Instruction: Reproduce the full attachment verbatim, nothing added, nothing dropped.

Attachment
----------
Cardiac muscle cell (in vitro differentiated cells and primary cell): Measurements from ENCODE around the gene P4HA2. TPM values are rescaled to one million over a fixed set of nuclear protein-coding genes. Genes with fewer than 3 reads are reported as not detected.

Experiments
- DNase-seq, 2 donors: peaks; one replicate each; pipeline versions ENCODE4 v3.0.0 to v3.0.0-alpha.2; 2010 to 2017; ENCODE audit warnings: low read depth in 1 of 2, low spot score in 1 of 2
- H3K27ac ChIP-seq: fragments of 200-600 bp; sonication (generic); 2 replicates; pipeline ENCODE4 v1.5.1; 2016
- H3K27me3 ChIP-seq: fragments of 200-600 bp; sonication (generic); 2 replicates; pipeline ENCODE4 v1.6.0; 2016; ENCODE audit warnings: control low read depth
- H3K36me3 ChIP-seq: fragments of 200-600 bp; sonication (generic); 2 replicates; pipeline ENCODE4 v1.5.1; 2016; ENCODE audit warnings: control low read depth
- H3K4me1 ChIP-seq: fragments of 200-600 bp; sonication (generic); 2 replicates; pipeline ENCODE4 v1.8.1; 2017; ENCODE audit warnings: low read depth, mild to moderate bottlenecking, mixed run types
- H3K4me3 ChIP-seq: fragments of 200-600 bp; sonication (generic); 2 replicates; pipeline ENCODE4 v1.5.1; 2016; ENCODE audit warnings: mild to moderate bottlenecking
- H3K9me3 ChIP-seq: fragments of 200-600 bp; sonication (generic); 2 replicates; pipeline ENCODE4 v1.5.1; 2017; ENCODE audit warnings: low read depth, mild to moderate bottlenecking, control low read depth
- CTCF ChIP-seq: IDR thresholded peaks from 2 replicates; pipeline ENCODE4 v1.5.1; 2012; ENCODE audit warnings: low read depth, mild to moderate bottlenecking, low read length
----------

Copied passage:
Cardiac muscle cell (in vitro differentiated cells and primary cell): Measurements from ENCODE around the gene P4HA2. TPM values are rescaled to one million over a fixed set of nuclear protein-coding genes. Genes with fewer than 3 reads are reported as not detected.

Experiments
- DNase-seq, 2 donors: peaks; one replicate each; pipeline versions ENCODE4 v3.0.0 to v3.0.0-alpha.2; 2010 to 2017; ENCODE audit warnings: low read depth in 1 of 2, low spot score in 1 of 2
- H3K27ac ChIP-seq: fragments of 200-600 bp; sonication (generic); 2 replicates; pipeline ENCODE4 v1.5.1; 2016
- H3K27me3 ChIP-seq: fragments of 200-600 bp; sonication (generic); 2 replicates; pipeline ENCODE4 v1.6.0; 2016; ENCODE audit warnings: control low read depth
- H3K36me3 ChIP-seq: fragments of 200-600 bp; sonication (generic); 2 replicates; pipeline ENCODE4 v1.5.1; 2016; ENCODE audit warnings: control low read depth
- H3K4me1 ChIP-seq: fragments of 200-600 bp; sonication (generic); 2 replicates; pipeline ENCODE4 v1.8.1; 2017; ENCODE audit warnings: low read depth, mild to moderate bottlenecking, mixed run types
- H3K4me3 ChIP-seq: fragments of 200-600 bp; sonication (generic); 2 replicates; pipeline ENCODE4 v1.5.1; 2016; ENCODE audit warnings: mild to moderate bottlenecking
- H3K9me3 ChIP-seq: fragments of 200-600 bp; sonication (generic); 2 replicates; pipeline ENCODE4 v1.5.1; 2017; ENCODE audit warnings: low read depth, mild to moderate bottlenecking, control low read depth
- CTCF ChIP-seq: IDR thresholded peaks from 2 replicates; pipeline ENCODE4 v1.5.1; 2012; ENCODE audit warnings: low read depth, mild to moderate bottlenecking, low read length